Ellen has made important contributions in condensed matter/surface physics in her extremely productive and prestigious career; our campus is infinitely richer and wiser for her 28 years here. Her research accomplishments and her ability to bring first-rate people into the Physics Department have played a huge role in bringing the department into the top tier.  But given the gravity of the environmental and energy issues facing the globe at this juncture, we can all appreciate and commend her willingness to focus her talents on these topics.

Since 1996, Ellen has directed the UMD Materials Research Science and Engineering Center in cutting-edge research, developing collaborations and innovative outreach. Among her special interests are surfaces at the atomic scale, thin films, low-dimensional interfaces and graphene.

In 2005, she was elected a member of the National Academy of Sciences; two years earlier, she was selected as a Fellow of the American Academy of Arts and Sciences. She has been honored with the David Turnbull Lectureship for career contributions from the Materials Research Society, and has received from the American Physical Society both the David Adler Lectureship Award for work in materials and the Maria Goeppert-Mayer Award for outstanding achievement as a young researcher.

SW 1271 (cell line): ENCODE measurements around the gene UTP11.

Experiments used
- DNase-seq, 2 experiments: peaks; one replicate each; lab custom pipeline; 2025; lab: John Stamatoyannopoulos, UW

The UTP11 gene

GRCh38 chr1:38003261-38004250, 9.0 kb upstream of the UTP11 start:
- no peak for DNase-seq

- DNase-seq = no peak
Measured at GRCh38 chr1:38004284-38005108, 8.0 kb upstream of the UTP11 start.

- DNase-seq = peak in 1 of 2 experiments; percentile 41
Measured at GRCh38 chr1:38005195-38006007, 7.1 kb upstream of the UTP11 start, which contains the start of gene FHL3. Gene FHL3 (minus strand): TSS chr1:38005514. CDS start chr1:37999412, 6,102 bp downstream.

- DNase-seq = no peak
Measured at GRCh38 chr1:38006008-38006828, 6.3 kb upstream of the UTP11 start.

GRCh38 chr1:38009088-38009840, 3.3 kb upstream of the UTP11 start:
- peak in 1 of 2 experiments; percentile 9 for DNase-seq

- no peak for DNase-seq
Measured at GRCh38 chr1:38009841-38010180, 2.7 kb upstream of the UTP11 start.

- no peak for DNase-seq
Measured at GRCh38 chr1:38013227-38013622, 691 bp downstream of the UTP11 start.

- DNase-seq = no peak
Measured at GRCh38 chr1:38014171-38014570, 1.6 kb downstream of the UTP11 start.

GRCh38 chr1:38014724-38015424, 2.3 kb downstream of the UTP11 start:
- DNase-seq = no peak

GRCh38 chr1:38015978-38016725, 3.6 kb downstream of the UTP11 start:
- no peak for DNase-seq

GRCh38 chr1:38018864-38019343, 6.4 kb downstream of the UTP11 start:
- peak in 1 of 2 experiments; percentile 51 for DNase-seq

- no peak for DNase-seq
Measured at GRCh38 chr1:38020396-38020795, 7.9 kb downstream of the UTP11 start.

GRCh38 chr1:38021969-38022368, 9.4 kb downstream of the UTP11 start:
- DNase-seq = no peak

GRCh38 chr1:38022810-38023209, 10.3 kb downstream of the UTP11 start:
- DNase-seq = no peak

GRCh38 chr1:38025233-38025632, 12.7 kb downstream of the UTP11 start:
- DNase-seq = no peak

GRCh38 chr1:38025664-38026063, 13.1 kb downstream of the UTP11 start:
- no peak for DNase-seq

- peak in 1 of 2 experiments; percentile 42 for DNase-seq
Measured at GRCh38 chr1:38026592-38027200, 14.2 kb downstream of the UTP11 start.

Throughout her decades as an acclaimed scientist, she has been utterly committed to encouraging the involvement and success of women and minorities in physics and related fields. An interesting profile on her own ascent accompanied the publication of her inaugural article in the Proceedings of the National Academy of Sciences. .

As physics chair, I certainly would prefer that Ellen Williams stayed here in College Park, doing cutting-edge research in her lab, giving invaluable guidance to her students, masterfully maintaining MRSEC and strengthening the department through her many skills and insights. But as a consumer of energy and a citizen of planet earth, I wish her the maximum possible success in her new job.